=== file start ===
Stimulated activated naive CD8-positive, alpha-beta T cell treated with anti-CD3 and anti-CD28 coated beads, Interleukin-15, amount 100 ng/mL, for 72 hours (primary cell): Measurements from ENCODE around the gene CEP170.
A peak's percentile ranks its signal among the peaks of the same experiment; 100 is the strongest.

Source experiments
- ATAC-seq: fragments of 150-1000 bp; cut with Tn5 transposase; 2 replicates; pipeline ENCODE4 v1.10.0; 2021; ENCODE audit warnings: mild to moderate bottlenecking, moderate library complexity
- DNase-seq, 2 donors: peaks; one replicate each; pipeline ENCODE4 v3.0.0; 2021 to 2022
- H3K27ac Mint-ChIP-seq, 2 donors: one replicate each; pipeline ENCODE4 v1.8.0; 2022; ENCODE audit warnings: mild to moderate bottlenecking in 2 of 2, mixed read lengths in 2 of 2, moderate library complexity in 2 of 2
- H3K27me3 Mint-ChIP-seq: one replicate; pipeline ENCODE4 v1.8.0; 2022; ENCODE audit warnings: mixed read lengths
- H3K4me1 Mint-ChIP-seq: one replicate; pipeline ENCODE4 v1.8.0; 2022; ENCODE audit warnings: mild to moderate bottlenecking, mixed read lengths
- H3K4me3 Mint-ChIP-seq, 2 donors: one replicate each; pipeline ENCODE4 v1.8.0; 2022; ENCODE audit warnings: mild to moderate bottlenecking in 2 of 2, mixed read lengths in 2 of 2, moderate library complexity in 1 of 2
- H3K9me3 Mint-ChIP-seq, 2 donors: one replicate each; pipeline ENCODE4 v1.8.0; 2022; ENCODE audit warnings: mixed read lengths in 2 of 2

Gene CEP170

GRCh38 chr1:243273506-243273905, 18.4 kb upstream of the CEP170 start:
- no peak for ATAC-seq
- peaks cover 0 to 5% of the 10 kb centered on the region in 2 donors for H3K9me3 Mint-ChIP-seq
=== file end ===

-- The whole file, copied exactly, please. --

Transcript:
Stimulated activated naive CD8-positive, alpha-beta T cell treated with anti-CD3 and anti-CD28 coated beads, Interleukin-15, amount 100 ng/mL, for 72 hours (primary cell): Measurements from ENCODE around the gene CEP170.
A peak's percentile ranks its signal among the peaks of the same experiment; 100 is the strongest.

Source experiments
- ATAC-seq: fragments of 150-1000 bp; cut with Tn5 transposase; 2 replicates; pipeline ENCODE4 v1.10.0; 2021; ENCODE audit warnings: mild to moderate bottlenecking, moderate library complexity
- DNase-seq, 2 donors: peaks; one replicate each; pipeline ENCODE4 v3.0.0; 2021 to 2022
- H3K27ac Mint-ChIP-seq, 2 donors: one replicate each; pipeline ENCODE4 v1.8.0; 2022; ENCODE audit warnings: mild to moderate bottlenecking in 2 of 2, mixed read lengths in 2 of 2, moderate library complexity in 2 of 2
- H3K27me3 Mint-ChIP-seq: one replicate; pipeline ENCODE4 v1.8.0; 2022; ENCODE audit warnings: mixed read lengths
- H3K4me1 Mint-ChIP-seq: one replicate; pipeline ENCODE4 v1.8.0; 2022; ENCODE audit warnings: mild to moderate bottlenecking, mixed read lengths
- H3K4me3 Mint-ChIP-seq, 2 donors: one replicate each; pipeline ENCODE4 v1.8.0; 2022; ENCODE audit warnings: mild to moderate bottlenecking in 2 of 2, mixed read lengths in 2 of 2, moderate library complexity in 1 of 2
- H3K9me3 Mint-ChIP-seq, 2 donors: one replicate each; pipeline ENCODE4 v1.8.0; 2022; ENCODE audit warnings: mixed read lengths in 2 of 2

Gene CEP170

GRCh38 chr1:243273506-243273905, 18.4 kb upstream of the CEP170 start:
- no peak for ATAC-seq
- peaks cover 0 to 5% of the 10 kb centered on the region in 2 donors for H3K9me3 Mint-ChIP-seq